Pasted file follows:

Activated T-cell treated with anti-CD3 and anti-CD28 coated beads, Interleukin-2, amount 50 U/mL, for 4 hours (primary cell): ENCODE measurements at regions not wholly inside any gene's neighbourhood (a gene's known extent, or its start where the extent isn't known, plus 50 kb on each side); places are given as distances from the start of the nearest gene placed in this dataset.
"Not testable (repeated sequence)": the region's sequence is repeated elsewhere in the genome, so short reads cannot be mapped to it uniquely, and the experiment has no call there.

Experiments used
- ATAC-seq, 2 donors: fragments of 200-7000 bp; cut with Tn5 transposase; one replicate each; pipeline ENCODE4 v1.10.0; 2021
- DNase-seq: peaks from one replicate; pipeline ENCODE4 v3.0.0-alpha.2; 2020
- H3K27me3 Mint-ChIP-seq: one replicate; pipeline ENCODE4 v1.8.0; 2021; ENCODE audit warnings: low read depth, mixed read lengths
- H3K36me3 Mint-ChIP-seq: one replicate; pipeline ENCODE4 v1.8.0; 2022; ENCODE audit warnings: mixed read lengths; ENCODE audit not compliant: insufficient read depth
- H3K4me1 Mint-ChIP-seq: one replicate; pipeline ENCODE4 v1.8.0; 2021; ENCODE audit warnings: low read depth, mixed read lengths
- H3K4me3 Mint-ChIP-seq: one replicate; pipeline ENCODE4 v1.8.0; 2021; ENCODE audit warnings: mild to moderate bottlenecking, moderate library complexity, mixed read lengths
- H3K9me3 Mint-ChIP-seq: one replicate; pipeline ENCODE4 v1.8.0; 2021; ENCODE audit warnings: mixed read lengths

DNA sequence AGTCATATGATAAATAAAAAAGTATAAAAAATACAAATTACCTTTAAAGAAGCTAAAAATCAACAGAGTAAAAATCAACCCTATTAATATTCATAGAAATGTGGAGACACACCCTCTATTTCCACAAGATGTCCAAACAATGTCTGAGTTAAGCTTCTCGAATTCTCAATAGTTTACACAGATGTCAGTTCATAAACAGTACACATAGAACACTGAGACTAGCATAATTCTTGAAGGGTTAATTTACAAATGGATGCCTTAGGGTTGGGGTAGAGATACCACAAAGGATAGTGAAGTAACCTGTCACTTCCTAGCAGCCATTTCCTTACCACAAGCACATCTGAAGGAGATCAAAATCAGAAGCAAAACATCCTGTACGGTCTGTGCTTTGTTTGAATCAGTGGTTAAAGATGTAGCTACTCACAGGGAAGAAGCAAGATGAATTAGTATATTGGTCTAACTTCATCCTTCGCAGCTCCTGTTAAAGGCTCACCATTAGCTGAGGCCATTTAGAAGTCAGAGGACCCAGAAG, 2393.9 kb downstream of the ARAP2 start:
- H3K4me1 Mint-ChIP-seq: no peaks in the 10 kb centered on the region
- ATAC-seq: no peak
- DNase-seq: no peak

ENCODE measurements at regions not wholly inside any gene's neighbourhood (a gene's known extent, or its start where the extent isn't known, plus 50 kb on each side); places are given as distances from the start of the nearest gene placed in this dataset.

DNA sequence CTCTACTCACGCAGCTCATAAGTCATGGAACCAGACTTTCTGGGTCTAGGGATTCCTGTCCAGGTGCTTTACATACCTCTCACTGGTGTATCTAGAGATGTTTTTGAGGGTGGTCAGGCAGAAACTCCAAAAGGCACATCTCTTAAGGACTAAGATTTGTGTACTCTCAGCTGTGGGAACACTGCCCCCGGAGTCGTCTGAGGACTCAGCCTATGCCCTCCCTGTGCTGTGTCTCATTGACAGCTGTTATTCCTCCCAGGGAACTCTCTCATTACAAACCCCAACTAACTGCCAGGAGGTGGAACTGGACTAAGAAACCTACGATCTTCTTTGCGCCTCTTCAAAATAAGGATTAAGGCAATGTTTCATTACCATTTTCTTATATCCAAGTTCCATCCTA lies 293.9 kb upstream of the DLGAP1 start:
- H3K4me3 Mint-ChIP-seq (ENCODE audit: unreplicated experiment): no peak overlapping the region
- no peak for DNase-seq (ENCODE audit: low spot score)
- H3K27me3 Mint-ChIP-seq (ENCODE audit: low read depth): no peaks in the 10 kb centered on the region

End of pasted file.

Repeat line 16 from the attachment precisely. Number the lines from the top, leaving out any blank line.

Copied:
DNA sequence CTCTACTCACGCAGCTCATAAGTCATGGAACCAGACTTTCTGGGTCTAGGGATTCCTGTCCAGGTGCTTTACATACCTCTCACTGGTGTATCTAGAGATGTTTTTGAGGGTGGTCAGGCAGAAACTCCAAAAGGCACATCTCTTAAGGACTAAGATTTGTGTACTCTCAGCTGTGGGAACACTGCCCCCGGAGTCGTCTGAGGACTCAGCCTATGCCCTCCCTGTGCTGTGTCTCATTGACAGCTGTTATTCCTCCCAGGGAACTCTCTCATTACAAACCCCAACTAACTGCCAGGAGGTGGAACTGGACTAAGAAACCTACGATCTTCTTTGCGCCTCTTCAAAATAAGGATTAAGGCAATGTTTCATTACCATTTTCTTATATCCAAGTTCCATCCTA lies 293.9 kb upstream of the DLGAP1 start: